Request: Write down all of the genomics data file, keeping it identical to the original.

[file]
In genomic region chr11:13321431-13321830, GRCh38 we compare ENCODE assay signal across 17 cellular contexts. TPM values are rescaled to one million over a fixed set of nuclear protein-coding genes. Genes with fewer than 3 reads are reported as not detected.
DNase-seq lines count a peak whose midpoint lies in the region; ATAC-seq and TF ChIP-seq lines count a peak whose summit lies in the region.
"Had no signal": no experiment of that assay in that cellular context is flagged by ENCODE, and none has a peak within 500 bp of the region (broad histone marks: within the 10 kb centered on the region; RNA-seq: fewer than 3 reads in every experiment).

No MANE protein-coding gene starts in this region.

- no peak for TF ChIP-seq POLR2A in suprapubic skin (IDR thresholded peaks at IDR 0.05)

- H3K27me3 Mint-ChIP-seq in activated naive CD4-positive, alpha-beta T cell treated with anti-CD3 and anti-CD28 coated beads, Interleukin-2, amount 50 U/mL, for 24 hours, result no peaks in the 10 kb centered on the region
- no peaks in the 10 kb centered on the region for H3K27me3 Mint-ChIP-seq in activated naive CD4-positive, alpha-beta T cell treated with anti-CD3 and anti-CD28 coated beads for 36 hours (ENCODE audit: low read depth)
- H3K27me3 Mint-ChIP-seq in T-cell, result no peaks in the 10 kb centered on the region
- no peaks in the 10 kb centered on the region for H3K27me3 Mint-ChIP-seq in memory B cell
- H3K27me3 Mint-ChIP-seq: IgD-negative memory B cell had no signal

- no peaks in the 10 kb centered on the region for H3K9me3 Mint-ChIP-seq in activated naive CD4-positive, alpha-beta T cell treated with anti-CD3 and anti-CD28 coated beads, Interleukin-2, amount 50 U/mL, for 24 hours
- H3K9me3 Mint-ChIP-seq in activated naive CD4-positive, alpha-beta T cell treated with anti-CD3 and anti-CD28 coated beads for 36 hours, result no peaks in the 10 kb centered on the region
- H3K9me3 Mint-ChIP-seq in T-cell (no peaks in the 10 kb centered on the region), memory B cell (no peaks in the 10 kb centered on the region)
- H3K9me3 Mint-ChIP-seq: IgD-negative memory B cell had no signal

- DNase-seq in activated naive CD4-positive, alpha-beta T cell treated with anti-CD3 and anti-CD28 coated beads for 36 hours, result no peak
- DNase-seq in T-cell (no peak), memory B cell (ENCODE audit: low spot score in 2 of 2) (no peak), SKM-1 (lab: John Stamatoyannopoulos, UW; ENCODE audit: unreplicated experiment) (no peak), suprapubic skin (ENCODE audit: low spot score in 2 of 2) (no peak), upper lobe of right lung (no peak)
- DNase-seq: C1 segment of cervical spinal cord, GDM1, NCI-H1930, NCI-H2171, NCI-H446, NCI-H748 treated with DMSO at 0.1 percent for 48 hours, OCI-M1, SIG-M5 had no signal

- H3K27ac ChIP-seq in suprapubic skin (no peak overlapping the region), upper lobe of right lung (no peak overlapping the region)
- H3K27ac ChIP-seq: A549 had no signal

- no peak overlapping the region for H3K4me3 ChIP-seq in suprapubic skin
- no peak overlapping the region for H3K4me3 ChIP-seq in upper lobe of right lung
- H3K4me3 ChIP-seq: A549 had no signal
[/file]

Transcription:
In genomic region chr11:13321431-13321830, GRCh38 we compare ENCODE assay signal across 17 cellular contexts. TPM values are rescaled to one million over a fixed set of nuclear protein-coding genes. Genes with fewer than 3 reads are reported as not detected.
DNase-seq lines count a peak whose midpoint lies in the region; ATAC-seq and TF ChIP-seq lines count a peak whose summit lies in the region.
"Had no signal": no experiment of that assay in that cellular context is flagged by ENCODE, and none has a peak within 500 bp of the region (broad histone marks: within the 10 kb centered on the region; RNA-seq: fewer than 3 reads in every experiment).

No MANE protein-coding gene starts in this region.

- no peak for TF ChIP-seq POLR2A in suprapubic skin (IDR thresholded peaks at IDR 0.05)

- H3K27me3 Mint-ChIP-seq in activated naive CD4-positive, alpha-beta T cell treated with anti-CD3 and anti-CD28 coated beads, Interleukin-2, amount 50 U/mL, for 24 hours, result no peaks in the 10 kb centered on the region
- no peaks in the 10 kb centered on the region for H3K27me3 Mint-ChIP-seq in activated naive CD4-positive, alpha-beta T cell treated with anti-CD3 and anti-CD28 coated beads for 36 hours (ENCODE audit: low read depth)
- H3K27me3 Mint-ChIP-seq in T-cell, result no peaks in the 10 kb centered on the region
- no peaks in the 10 kb centered on the region for H3K27me3 Mint-ChIP-seq in memory B cell
- H3K27me3 Mint-ChIP-seq: IgD-negative memory B cell had no signal

- no peaks in the 10 kb centered on the region for H3K9me3 Mint-ChIP-seq in activated naive CD4-positive, alpha-beta T cell treated with anti-CD3 and anti-CD28 coated beads, Interleukin-2, amount 50 U/mL, for 24 hours
- H3K9me3 Mint-ChIP-seq in activated naive CD4-positive, alpha-beta T cell treated with anti-CD3 and anti-CD28 coated beads for 36 hours, result no peaks in the 10 kb centered on the region
- H3K9me3 Mint-ChIP-seq in T-cell (no peaks in the 10 kb centered on the region), memory B cell (no peaks in the 10 kb centered on the region)
- H3K9me3 Mint-ChIP-seq: IgD-negative memory B cell had no signal

- DNase-seq in activated naive CD4-positive, alpha-beta T cell treated with anti-CD3 and anti-CD28 coated beads for 36 hours, result no peak
- DNase-seq in T-cell (no peak), memory B cell (ENCODE audit: low spot score in 2 of 2) (no peak), SKM-1 (lab: John Stamatoyannopoulos, UW; ENCODE audit: unreplicated experiment) (no peak), suprapubic skin (ENCODE audit: low spot score in 2 of 2) (no peak), upper lobe of right lung (no peak)
- DNase-seq: C1 segment of cervical spinal cord, GDM1, NCI-H1930, NCI-H2171, NCI-H446, NCI-H748 treated with DMSO at 0.1 percent for 48 hours, OCI-M1, SIG-M5 had no signal

- H3K27ac ChIP-seq in suprapubic skin (no peak overlapping the region), upper lobe of right lung (no peak overlapping the region)
- H3K27ac ChIP-seq: A549 had no signal

- no peak overlapping the region for H3K4me3 ChIP-seq in suprapubic skin
- no peak overlapping the region for H3K4me3 ChIP-seq in upper lobe of right lung
- H3K4me3 ChIP-seq: A549 had no signal